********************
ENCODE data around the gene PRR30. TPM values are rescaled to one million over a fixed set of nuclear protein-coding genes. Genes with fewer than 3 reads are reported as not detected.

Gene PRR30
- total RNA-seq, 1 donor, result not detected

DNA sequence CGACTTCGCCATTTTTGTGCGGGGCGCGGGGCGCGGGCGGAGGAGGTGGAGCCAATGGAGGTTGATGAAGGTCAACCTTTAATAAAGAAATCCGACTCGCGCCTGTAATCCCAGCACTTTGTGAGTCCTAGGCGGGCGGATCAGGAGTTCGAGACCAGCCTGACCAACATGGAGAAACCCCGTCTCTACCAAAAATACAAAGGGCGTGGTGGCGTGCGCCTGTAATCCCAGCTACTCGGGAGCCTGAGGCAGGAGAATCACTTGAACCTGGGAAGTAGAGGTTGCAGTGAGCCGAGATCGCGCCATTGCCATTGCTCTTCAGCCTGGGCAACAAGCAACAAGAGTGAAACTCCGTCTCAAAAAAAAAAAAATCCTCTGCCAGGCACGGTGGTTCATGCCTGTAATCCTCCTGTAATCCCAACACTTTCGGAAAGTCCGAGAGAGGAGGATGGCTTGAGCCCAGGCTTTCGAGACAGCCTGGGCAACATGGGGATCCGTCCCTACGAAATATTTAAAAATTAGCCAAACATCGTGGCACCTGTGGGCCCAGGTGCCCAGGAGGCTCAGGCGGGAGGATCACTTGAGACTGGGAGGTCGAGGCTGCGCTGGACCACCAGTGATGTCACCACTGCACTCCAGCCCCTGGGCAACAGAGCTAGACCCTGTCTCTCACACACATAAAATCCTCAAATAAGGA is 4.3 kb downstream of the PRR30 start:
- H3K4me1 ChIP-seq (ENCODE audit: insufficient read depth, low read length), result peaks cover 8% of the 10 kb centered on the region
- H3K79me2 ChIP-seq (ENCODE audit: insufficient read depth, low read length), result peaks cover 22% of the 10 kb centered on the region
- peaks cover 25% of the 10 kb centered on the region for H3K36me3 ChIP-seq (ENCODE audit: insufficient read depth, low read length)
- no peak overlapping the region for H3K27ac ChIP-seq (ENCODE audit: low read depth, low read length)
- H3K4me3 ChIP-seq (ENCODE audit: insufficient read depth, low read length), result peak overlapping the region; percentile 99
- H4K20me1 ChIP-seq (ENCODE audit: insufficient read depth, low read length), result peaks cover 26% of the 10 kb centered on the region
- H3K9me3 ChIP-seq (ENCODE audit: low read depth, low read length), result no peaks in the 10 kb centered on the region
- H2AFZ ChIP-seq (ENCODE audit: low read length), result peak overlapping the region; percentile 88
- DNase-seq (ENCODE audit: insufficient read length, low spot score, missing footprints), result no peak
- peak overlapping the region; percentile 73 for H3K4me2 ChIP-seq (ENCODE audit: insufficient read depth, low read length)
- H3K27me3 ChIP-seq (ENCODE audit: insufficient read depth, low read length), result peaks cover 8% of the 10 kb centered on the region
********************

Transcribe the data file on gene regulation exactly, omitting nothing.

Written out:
ENCODE data around the gene PRR30. TPM values are rescaled to one million over a fixed set of nuclear protein-coding genes. Genes with fewer than 3 reads are reported as not detected.

Gene PRR30
- total RNA-seq, 1 donor, result not detected

DNA sequence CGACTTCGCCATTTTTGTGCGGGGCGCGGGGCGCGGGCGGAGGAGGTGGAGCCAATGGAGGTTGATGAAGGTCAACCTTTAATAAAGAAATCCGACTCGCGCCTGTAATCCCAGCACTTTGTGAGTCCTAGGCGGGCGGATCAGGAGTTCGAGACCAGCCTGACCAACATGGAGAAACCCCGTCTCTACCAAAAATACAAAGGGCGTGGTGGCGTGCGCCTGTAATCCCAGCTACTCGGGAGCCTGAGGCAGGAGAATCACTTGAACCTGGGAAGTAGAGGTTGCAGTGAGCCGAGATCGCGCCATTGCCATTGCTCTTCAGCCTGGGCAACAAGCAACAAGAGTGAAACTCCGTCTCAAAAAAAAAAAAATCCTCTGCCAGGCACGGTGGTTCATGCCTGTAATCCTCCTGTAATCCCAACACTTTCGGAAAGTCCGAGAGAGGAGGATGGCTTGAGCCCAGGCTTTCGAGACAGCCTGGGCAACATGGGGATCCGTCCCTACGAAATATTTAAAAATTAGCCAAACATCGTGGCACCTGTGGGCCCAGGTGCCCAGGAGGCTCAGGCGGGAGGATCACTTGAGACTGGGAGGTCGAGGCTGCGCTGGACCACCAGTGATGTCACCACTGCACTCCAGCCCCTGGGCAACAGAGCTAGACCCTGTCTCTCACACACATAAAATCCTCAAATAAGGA is 4.3 kb downstream of the PRR30 start:
- H3K4me1 ChIP-seq (ENCODE audit: insufficient read depth, low read length), result peaks cover 8% of the 10 kb centered on the region
- H3K79me2 ChIP-seq (ENCODE audit: insufficient read depth, low read length), result peaks cover 22% of the 10 kb centered on the region
- peaks cover 25% of the 10 kb centered on the region for H3K36me3 ChIP-seq (ENCODE audit: insufficient read depth, low read length)
- no peak overlapping the region for H3K27ac ChIP-seq (ENCODE audit: low read depth, low read length)
- H3K4me3 ChIP-seq (ENCODE audit: insufficient read depth, low read length), result peak overlapping the region; percentile 99
- H4K20me1 ChIP-seq (ENCODE audit: insufficient read depth, low read length), result peaks cover 26% of the 10 kb centered on the region
- H3K9me3 ChIP-seq (ENCODE audit: low read depth, low read length), result no peaks in the 10 kb centered on the region
- H2AFZ ChIP-seq (ENCODE audit: low read length), result peak overlapping the region; percentile 88
- DNase-seq (ENCODE audit: insufficient read length, low spot score, missing footprints), result no peak
- peak overlapping the region; percentile 73 for H3K4me2 ChIP-seq (ENCODE audit: insufficient read depth, low read length)
- H3K27me3 ChIP-seq (ENCODE audit: insufficient read depth, low read length), result peaks cover 8% of the 10 kb centered on the region